Well, this EPA’s relationship with the media is certainly “unprecedented.”

We haven’t heard the last of Bowman. She has a new gig as communications director for Republican Senator Joni Ernst of Iowa.

Bugged out

Edwin Remsburg/VW Pics via Getty Images

Ticks are making us sicker. The CDC blames warmer weather, not climate change.

Illnesses spread by ticks more than doubled between 2004 and 2016, a new report from the Centers for Disease Control and Prevention shows. Mosquito-borne illnesses are also on the rise.

Not addressed in the CDC’s report? Climate change’s role in all of this. Lead author Lyle R. Petersen says warmer weather contributed to the surge in diseases, but “declined to link the increase to the politically fraught issue of climate change,” the New York Times’ Donald G. McNeil Jr. reports. Funny — the CDC used to be very clear about that connection.

Ticks may be tiny creatures, but their bite can spread serious diseases like Lyme. A lesser-known tick called the lone star can saddle its victims with a lifelong red-meat allergy, as Grist’s Zoya Teirstein explains in a new cover story. And the lone star tick is spreading —  in part because warmer temperatures have allowed it to move from the southeastern and south-central U.S. all the way up to Maine.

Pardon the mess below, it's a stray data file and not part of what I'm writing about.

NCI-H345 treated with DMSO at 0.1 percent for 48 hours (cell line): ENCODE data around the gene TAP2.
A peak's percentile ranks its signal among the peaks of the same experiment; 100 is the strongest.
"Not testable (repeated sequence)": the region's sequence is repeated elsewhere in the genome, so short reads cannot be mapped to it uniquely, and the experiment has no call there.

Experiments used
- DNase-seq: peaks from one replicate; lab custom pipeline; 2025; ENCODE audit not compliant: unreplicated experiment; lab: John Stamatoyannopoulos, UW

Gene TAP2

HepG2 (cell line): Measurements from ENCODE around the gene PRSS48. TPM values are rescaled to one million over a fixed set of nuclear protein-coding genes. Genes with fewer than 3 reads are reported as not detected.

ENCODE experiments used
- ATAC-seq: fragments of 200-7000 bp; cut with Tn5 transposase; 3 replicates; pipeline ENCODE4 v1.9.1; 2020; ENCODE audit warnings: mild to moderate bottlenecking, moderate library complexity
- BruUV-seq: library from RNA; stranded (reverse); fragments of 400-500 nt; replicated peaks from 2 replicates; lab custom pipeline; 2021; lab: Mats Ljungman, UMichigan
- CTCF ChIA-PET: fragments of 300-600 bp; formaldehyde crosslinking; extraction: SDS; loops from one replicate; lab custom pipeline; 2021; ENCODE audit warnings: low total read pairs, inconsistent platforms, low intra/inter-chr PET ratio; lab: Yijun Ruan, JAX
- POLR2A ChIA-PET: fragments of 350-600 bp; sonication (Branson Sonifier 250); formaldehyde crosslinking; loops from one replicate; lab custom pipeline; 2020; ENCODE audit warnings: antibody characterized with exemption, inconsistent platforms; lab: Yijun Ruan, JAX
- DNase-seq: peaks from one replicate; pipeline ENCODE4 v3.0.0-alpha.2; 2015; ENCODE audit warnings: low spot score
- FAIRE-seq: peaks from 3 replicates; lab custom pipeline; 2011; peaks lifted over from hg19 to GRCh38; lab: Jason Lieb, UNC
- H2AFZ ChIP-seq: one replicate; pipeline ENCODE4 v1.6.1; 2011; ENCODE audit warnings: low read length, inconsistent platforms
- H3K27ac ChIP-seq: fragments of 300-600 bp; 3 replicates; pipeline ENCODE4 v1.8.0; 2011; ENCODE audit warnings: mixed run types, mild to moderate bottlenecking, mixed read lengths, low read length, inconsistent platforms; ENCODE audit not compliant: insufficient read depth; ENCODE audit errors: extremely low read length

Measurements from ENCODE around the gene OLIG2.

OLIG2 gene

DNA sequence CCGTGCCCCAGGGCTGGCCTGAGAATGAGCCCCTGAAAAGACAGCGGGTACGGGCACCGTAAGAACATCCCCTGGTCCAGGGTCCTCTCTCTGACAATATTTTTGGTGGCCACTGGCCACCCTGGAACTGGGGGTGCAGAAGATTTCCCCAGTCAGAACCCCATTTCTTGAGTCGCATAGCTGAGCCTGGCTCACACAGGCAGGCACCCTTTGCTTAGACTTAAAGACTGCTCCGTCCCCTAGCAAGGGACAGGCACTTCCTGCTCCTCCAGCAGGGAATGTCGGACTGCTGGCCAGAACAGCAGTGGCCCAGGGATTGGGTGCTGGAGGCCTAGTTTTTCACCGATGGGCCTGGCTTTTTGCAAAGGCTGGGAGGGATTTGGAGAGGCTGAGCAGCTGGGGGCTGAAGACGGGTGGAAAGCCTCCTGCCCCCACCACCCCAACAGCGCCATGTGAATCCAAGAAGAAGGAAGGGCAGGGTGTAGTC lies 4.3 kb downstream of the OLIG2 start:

As summer approaches, you can decrease your chance of becoming tick prey. Do a tick check after spending time in wooded areas or other tick hotspots. It may save you from a lifetime without red meat.

tailpipe takedown

California, D.C., and 16 other states are suing the EPA over its attempt to weaken auto rules.

In a news conference on Tuesday announcing the lawsuit, California Governor Jerry Brown took aim at EPA Administrator Scott Pruitt.

“States representing 140 million Americans are getting together to sue Outlaw Pruitt — not Administrator Pruitt, but Outlaw Pruitt,” Brown said. Without laws to mandate action, “We’re losing our battle on climate change,” he added.

For a long time, California has had tougher pollution rules for cars than the rest of the United States. Those restrictions played an enabling role in the development of technological improvements like unleaded gasoline and catalytic converters. During the Obama Administration, officials made a deal to merge California’s standards into the national ones by raising the federal benchmarks.

President Trump’s administration has said it is reneging on that deal. This week’s lawsuit posits that that violates the EPA’s own rules.

“The evidence is irrefutable: Today’s clean car standards are achievable, science-based, and a boon for hardworking American families,” said California Attorney General Xavier Becerra in a statement.

The 17 states — and the District of Columbia — that are suing the EPA are big: People living in those states buy 43 percent of all new cars sold in the country.

This isn’t the first time California has sued over environmental rollbacks. It’s the 32nd lawsuit Becerra has filed against the Trump administration.

scare quality